For many of today's biologic drugs, formulation and delivery options can present multiple dilemmas when determining product
attributes, including frequency of dosing, dose volume, number of treatments, and delivery mechanism. This article discusses
potential opportunities to improve the patient exerperience through formulation and delivery device technologies.
In an ideal world, patients with chronic conditions could take a single pill once a year, or undergo a one-time noninvasive
treatment that is administered without the need for a hospital or doctor visit. Unfortunately, treatment regimens for many
of today's most prevalent chronic conditions, such as cancer, diabetes, and autoimmune diseases, require multiple, repeated
doses of drug at frequent and regular intervals.
There are opportunities, however, to improve the patient experience using formulation and delivery device technologies. Treatment
regimens can be optimized, for example, by: formulating drugs to higher concentrations to reduce dosing frequency; using higher-volume
delivery systems to deliver a larger volume and reduce dosing frequency; and using higher-volume systems.
To give an example, monoclonal antibody (mAb) drug products have been approved for human therapeutic use for more than 20
years and affect a diverse range of therapeutics targets, including indications for prophylaxis of organ rejection following
transplant, cancer, and various autoimmune diseases (e.g., rheumatoid arthritis, multiple sclerosis, Crohn's disease, and
psoriasis). Most of these approved mAb products are intended for use in an acute care setting and must be administered through
intravenous (IV) infusion. These accommodations are necessary because of the need for weight-based dosing of some products
due to the potential for toxicity at higher doses; the potential for anaphylaxis or other adverse reaction; and the need for
concurrent administration of other drugs intravenously, as with certain chemotherapeutic regimens.
There are, however, approved products intended for self-injection by patients, usually for autoimmune diseases like those
previously mentioned. These include several TNF-α antibody products such as Johnson & Johnson's Simponi and Abbott Laboratories'
Humira. These injections are typically designed for delivery into the subcutaneous space. Attributes of these products have
allowed for self-administration, including a relatively low dose (< 100 mg) for efficacy and a reduced risk of life-threatening
adverse reaction. Both Simponi and Humira are packaged in 1-mL in length prefilled syringes and dosed on a weekly, semi-monthly,
or monthly basis, depending on the patient's particular indication.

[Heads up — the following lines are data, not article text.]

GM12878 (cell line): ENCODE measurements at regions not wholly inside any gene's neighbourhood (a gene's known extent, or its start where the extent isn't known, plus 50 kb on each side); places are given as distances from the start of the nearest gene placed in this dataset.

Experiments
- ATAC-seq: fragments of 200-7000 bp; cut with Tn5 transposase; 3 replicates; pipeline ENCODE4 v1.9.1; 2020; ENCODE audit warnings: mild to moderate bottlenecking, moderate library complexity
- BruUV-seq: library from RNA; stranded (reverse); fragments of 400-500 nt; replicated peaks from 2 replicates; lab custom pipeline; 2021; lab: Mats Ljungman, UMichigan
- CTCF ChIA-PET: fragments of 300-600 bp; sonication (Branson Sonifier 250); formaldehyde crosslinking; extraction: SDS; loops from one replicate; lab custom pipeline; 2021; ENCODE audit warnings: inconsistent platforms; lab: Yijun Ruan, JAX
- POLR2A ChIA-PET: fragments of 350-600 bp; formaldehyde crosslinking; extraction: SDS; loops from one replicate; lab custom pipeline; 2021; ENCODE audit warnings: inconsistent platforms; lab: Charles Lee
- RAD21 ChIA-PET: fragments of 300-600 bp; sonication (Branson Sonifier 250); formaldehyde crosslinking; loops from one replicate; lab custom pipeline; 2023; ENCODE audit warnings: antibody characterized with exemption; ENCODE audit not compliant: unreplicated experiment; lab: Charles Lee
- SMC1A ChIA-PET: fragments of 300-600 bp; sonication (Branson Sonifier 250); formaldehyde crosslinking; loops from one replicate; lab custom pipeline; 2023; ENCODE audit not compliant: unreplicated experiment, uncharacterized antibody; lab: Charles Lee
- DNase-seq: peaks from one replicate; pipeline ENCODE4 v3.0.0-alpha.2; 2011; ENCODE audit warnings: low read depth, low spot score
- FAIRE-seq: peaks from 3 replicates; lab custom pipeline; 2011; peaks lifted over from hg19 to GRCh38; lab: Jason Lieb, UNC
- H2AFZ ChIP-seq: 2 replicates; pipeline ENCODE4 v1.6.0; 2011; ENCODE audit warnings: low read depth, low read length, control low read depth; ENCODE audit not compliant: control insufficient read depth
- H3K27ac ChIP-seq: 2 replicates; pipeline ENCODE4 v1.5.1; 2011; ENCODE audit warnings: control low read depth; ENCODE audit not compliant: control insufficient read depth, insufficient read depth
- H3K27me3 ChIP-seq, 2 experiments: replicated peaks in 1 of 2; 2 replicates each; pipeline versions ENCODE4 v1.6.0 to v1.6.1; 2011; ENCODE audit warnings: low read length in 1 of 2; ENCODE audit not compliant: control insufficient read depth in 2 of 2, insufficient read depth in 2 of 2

In the case of most TNF-α therapies, the therapeutic target and properties of the antibodies used have allowed for relatively
easy formulation and manufacturing because the final product viscosity is low (less than five centipoise) and because the
product can be delivered through commonly available and well-characterized prefillable syringe systems. However, as pharmaceutical
companies develop and test antibodies for new therapeutic products, often in the search for better efficacy and reduced side
effects, challenges can arise. In cases where the dose required for efficacy is significantly higher than currently approved
self-injected products, for example, one must choose between more frequent subcutaneous injections and clinically administered
Potential solutions would be to increase the dose concentration to fit within the classic 1-mL volume limitation, or to expand
the dose to a larger volume. Concentration has apparently been the choice for many products to date because dosages have increased
in the cases of products like Bristol-Myers Squibb's Orencia, although the 1-mL paradigm has not been broken. In fact, some
recently introduced self-injected products, such as UCB's Cimzia, have concentrations of up to 200 mg/mL.
The exponential relationship between product concentration and viscosity, which often becomes readily apparent above 100 mg/mL,
may limit this strategy significantly because the product either may not be deliverable by self-injection or may not be amenable
to existing fill/finish processes if it is too viscous. Concentration to the necessary level in the final product may not
be possible for all products, because in many cases, upstream purification and manufacturing processes may limit the maximum
concentration for the final drug product more than delivery and fill/finish process concerns. Additionally, drug-product properties,
such as pH and osmolality, along with the use of certain excipients, may limit the most appropriate drug-product concentration.
These properties may need to be kept within certain ranges to prevent patient discomfort and site reaction upon injection.
Certain emerging formulation technologies, including the use of nonaqueous solutions, have shown promise towards mitigating
such concerns, but are awaiting regulatory approval.